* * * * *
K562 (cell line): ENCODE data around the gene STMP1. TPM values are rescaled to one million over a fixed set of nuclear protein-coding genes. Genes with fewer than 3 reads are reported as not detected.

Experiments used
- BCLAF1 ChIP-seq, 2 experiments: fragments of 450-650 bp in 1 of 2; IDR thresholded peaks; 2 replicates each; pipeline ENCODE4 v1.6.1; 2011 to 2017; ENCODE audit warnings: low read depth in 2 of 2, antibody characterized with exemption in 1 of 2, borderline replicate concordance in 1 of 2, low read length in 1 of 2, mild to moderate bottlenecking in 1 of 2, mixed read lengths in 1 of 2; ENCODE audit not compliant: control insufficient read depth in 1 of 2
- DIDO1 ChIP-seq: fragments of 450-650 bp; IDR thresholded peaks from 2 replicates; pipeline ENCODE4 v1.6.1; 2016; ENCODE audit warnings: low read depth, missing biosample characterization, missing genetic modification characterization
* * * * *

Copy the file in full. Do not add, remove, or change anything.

K562 (cell line): ENCODE data around the gene STMP1. TPM values are rescaled to one million over a fixed set of nuclear protein-coding genes. Genes with fewer than 3 reads are reported as not detected.

Experiments used
- BCLAF1 ChIP-seq, 2 experiments: fragments of 450-650 bp in 1 of 2; IDR thresholded peaks; 2 replicates each; pipeline ENCODE4 v1.6.1; 2011 to 2017; ENCODE audit warnings: low read depth in 2 of 2, antibody characterized with exemption in 1 of 2, borderline replicate concordance in 1 of 2, low read length in 1 of 2, mild to moderate bottlenecking in 1 of 2, mixed read lengths in 1 of 2; ENCODE audit not compliant: control insufficient read depth in 1 of 2
- DIDO1 ChIP-seq: fragments of 450-650 bp; IDR thresholded peaks from 2 replicates; pipeline ENCODE4 v1.6.1; 2016; ENCODE audit warnings: low read depth, missing biosample characterization, missing genetic modification characterization